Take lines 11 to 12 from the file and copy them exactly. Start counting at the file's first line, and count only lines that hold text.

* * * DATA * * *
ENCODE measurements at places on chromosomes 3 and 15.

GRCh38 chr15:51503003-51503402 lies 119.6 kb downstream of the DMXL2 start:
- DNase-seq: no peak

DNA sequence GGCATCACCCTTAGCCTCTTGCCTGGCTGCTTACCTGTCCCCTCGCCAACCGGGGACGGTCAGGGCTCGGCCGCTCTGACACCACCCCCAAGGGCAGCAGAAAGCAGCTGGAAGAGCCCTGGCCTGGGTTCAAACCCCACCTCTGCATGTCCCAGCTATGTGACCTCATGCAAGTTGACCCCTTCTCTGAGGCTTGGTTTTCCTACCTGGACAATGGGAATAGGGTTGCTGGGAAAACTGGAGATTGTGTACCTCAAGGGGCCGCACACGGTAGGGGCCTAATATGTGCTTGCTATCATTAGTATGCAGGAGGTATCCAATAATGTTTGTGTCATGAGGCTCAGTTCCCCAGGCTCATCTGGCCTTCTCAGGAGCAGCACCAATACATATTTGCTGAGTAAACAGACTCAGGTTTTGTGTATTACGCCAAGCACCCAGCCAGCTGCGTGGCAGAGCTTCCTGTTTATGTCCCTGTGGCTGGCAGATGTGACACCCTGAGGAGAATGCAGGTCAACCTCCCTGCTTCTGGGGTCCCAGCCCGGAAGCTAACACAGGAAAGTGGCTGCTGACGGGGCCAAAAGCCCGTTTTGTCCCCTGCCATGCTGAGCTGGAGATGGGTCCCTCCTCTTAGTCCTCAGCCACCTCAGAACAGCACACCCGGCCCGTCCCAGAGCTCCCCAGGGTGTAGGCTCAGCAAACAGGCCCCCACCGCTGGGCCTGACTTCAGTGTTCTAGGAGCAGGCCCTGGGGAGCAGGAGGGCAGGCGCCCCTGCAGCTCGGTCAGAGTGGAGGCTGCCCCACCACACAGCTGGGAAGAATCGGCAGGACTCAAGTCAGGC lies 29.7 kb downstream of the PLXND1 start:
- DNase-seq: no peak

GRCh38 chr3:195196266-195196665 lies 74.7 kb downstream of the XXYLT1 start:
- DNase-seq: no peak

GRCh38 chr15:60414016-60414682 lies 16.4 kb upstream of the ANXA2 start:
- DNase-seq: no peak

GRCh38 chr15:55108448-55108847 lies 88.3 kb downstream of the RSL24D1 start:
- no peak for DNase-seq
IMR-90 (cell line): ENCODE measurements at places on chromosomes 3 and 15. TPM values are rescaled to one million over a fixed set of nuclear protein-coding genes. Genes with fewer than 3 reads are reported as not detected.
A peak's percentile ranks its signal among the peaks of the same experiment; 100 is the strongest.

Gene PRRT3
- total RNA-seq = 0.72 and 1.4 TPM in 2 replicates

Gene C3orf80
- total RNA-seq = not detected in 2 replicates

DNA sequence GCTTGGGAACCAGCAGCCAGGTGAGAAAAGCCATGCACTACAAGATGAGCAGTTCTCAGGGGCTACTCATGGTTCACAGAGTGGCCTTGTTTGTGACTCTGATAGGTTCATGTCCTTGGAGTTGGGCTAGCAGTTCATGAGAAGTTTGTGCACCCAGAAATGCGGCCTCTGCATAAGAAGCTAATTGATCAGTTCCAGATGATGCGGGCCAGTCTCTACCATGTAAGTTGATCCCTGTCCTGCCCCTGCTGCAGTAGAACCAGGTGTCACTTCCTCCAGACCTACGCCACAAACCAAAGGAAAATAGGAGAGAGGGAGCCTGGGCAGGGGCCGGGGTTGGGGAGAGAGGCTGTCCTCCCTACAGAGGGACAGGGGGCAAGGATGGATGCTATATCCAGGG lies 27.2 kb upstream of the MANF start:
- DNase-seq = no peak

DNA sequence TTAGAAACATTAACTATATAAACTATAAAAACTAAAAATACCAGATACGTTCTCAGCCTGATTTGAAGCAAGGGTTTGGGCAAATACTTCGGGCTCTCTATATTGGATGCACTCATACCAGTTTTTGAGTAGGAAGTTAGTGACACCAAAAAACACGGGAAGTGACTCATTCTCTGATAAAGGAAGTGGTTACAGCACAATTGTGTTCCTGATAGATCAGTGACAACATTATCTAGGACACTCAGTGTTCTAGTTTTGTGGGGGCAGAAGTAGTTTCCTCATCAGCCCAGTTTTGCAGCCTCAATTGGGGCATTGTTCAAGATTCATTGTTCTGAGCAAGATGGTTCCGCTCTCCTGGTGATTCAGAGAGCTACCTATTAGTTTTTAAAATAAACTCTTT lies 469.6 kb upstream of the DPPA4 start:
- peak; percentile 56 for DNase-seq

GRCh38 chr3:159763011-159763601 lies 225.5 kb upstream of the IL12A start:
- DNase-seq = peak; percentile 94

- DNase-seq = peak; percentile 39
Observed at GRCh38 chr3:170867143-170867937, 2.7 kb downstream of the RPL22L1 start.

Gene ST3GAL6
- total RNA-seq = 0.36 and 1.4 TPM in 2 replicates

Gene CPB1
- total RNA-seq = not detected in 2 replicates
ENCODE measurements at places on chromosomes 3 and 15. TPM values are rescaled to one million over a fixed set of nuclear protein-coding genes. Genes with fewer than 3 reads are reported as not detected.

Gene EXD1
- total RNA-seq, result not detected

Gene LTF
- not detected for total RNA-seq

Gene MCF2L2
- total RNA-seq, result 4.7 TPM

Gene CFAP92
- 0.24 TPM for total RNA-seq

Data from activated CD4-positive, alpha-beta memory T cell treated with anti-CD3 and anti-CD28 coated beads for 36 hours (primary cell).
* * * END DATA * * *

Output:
- no peak for DNase-seq
IMR-90 (cell line): ENCODE measurements at places on chromosomes 3 and 15. TPM values are rescaled to one million over a fixed set of nuclear protein-coding genes. Genes with fewer than 3 reads are reported as not detected.